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Friday, 2 November, 2001, 12:57 GMT
Slimming pill doctor struck off
Dr Surendra Raizada
Dr Raizada was reprimanded
A doctor who sold banned slimming pills from a makeshift clinic in Wales has been struck off by the General Medical Council.

Dr Sudesh Madan, 48, flouted medical guidelines when she ran the Look Right slimming clinics with help from her husband Dr Surendra Raizada, 56.

Dr Sudesh Madan
Dr Madan sobbed at the hearing
She sold controversial Duramine pills from a Rhyl beauty parlour and at locations across the northwest of England.

The GMC was told they had sold the pills to an underweight schoolgirl an epileptic and a 17-stone factory worker who then had a heart attack.

On Thursday, a professional conduct committee found her guilty of serious professional misconduct.

Dr Raizada was reprimanded for his lesser involvement in prescribing the drug duromine, a powerful appetite suppressant.

'Failed patients'

Committee chairman, Professor Michael Whitehouse, told a sobbing Dr Madan she failed to safeguard her patients' best medical interest.

He said she did not conduct appropriate examinations nor adequately assess their treatment.

He told her: "You failed, therefore, to prescribe safely to your patients.

Dr Sudesh Madan
Dr Madan sobbed at the hearing
"It is the primary duty of a doctor to ensure that he or she does not cause harm to his or her patients. You did not ensure this.

"Your behaviour over a long period was a gross departure from professional standards."

The clinics were run throughout the North West and Wales from hotels, hairdressers and beauty salons.

They were advertised in newspapers and urged the public to "lose weight safe and fast" using the "latest revolutionary slimming tablet", the hearing was told.

But the drug lost its licence in April 2000 because it was said to have potential links to fits and epilepsy and heart problems.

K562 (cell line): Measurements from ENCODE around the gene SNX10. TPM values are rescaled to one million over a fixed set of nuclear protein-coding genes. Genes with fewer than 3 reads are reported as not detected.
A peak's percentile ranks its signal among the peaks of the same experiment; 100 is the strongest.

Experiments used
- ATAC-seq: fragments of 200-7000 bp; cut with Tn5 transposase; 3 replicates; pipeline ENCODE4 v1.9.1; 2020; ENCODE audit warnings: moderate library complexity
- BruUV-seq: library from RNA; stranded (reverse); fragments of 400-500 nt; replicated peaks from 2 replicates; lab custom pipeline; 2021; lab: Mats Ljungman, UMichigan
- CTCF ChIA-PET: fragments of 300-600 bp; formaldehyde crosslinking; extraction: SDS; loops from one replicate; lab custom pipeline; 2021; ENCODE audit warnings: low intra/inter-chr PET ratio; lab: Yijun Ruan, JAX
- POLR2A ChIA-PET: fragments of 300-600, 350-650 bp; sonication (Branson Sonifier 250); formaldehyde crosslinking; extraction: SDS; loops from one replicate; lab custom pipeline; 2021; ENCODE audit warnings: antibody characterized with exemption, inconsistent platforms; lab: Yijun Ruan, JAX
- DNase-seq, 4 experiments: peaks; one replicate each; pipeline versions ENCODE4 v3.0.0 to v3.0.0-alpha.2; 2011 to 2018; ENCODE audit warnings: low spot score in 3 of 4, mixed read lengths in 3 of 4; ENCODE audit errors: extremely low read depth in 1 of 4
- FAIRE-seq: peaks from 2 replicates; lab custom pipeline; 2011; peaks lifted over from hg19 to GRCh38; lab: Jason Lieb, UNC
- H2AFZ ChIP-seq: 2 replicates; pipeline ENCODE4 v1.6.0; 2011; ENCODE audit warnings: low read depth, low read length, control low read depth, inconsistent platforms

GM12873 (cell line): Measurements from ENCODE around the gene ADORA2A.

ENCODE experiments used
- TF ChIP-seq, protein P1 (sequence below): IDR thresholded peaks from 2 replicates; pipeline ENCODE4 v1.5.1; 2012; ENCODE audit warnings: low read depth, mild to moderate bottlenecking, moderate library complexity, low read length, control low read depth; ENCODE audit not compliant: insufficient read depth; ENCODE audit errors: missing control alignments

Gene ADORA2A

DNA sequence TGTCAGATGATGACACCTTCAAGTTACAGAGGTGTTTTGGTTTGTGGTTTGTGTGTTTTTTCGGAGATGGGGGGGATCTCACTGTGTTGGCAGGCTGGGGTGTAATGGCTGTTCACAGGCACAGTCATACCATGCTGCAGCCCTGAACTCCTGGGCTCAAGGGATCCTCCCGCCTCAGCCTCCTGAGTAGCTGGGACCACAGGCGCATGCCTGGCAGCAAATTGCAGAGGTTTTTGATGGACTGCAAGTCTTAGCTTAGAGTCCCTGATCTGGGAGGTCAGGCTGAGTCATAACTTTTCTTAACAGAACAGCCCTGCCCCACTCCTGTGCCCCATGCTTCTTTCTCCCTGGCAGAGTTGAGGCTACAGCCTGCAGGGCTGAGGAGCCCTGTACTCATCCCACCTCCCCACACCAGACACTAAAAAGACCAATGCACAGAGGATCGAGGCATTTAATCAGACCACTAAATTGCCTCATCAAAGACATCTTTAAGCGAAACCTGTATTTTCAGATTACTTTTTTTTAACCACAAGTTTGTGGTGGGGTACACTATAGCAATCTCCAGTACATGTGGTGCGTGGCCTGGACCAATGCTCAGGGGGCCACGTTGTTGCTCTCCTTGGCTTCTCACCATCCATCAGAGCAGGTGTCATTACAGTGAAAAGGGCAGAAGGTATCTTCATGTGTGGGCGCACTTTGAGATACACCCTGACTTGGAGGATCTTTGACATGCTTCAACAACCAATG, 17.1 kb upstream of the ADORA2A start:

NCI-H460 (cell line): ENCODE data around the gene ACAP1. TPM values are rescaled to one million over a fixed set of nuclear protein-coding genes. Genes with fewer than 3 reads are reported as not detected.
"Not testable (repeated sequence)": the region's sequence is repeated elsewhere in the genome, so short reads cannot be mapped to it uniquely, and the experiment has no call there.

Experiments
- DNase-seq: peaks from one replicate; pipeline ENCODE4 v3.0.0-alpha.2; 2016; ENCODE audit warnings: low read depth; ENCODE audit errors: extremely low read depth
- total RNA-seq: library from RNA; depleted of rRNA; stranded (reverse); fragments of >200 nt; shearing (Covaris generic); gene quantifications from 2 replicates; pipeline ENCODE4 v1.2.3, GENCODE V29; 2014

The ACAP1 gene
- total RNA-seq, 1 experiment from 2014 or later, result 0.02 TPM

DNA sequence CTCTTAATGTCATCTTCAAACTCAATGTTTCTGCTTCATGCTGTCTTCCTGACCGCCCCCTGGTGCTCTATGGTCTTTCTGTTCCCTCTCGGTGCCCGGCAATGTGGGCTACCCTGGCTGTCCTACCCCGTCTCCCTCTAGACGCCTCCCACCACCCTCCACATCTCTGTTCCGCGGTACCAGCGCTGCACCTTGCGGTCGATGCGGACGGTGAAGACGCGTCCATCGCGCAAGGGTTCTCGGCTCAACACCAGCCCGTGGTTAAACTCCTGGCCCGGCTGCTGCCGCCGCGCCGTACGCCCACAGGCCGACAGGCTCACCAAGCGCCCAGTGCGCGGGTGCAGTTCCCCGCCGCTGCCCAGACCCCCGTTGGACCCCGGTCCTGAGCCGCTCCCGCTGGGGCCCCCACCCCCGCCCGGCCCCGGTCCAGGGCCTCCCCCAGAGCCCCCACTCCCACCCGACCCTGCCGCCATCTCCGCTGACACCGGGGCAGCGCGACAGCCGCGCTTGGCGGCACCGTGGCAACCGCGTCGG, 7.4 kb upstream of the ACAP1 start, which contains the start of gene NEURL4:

The drug's licence was later reinstated, but then revoked again in May this year following legal action.

Catalogue of failings

The two doctors admitted to a catalogue of failings including "irresponsibly" prescribing tablets of duromine.

In some cases the slimming pills were handed out to patients regardless of their weight or health.

One patient, Andrew Stott from Chester, suffered a heart attack less than four weeks after Dr Madan prescribed him the drug in June last year.

She admitted to the committee to giving him duromine despite knowing it had lost its licence.

From November 1998 to July last year nine slimmers were seen by Dr Madan and two by her husband.

None of the patients, with the exception of Mr Stott, should have received duromine because their body mass index was below the recommended mark, Dafydd Enoch said.

Professor Whitehouse criticised Dr Raizada for not having any adequate experience or training to advise two slimming patients he saw.

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 ON THIS STORY
The BBC's Jane Warr
"Dr Madan said the outcome had been a terrible blow"
See also:

10 Sep 01 | Health
Slimming drugs warning
12 Aug 01 | Health
Obesity gene pinpointed
12 Apr 00 | Health
Slimming drug banned
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